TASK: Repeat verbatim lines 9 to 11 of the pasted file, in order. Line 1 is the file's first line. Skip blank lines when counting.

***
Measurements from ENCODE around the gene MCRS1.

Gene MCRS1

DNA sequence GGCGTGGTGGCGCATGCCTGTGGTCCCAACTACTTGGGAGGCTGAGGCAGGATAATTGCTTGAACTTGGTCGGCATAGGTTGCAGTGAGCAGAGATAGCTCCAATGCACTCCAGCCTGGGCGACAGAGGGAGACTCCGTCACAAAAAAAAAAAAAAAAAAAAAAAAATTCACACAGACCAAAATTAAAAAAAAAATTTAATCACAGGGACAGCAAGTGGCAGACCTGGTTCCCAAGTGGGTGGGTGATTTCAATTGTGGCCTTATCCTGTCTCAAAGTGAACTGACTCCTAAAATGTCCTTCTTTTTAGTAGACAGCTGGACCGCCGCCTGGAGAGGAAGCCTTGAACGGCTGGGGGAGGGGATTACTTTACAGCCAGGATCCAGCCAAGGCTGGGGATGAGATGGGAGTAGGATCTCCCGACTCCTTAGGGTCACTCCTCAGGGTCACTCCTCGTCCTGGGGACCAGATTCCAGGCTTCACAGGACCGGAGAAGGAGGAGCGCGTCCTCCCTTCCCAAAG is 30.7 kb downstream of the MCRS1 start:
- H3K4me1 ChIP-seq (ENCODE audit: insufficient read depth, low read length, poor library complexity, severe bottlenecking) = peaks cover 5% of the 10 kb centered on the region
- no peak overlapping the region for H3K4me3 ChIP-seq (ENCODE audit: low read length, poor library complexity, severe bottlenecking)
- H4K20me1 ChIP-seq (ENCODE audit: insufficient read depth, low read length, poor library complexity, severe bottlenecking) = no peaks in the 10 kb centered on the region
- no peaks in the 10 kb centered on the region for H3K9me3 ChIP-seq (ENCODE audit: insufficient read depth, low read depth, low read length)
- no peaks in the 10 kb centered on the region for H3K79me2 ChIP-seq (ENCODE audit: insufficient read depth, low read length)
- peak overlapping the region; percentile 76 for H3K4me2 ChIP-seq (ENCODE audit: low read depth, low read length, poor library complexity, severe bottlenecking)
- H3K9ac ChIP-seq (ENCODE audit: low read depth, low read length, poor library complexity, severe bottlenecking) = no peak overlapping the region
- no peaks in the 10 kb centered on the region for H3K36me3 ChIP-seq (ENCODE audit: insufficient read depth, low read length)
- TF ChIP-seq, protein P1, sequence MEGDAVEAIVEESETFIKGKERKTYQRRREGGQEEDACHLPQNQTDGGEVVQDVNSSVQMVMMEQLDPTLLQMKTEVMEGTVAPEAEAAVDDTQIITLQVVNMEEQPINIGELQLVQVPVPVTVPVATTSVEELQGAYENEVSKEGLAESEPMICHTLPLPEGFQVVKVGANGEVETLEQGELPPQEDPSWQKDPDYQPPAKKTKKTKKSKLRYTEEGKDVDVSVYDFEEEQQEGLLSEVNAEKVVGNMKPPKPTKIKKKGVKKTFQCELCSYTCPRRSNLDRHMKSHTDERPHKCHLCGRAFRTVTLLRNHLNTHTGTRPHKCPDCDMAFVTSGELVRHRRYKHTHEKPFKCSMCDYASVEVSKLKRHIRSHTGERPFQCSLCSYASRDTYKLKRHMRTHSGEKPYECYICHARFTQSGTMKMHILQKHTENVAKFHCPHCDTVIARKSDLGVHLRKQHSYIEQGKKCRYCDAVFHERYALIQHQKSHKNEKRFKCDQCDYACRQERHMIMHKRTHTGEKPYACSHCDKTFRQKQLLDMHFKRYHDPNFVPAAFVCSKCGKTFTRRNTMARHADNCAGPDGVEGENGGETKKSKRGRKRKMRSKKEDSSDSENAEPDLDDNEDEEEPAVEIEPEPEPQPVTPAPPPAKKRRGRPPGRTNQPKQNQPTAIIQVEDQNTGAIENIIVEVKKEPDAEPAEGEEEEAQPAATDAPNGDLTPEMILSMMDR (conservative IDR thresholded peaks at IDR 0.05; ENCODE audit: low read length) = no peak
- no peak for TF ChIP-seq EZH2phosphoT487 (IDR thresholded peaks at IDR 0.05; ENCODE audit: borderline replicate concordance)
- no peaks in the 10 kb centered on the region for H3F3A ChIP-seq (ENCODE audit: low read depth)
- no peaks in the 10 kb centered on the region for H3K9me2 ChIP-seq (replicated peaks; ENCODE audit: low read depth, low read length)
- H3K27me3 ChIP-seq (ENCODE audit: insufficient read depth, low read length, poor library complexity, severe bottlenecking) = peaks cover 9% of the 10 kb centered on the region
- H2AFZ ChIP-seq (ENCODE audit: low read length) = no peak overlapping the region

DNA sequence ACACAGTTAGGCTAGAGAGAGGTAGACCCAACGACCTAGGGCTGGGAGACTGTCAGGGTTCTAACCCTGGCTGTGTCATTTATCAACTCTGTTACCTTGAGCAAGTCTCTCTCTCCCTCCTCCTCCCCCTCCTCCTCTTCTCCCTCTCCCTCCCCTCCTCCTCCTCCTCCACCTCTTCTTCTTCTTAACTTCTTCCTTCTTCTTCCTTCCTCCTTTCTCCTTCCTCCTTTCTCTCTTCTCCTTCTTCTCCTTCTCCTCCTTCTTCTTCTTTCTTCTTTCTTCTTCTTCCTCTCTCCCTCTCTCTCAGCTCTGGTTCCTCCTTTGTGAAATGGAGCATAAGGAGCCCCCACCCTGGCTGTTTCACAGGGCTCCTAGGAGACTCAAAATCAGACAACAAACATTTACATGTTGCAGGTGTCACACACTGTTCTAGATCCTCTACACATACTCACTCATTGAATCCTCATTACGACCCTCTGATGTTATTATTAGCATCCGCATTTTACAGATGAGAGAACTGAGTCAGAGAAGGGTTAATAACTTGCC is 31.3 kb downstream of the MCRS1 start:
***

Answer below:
- peak overlapping the region; percentile 76 for H3K4me2 ChIP-seq (ENCODE audit: low read depth, low read length, poor library complexity, severe bottlenecking)
- H3K9ac ChIP-seq (ENCODE audit: low read depth, low read length, poor library complexity, severe bottlenecking) = no peak overlapping the region
- no peaks in the 10 kb centered on the region for H3K36me3 ChIP-seq (ENCODE audit: insufficient read depth, low read length)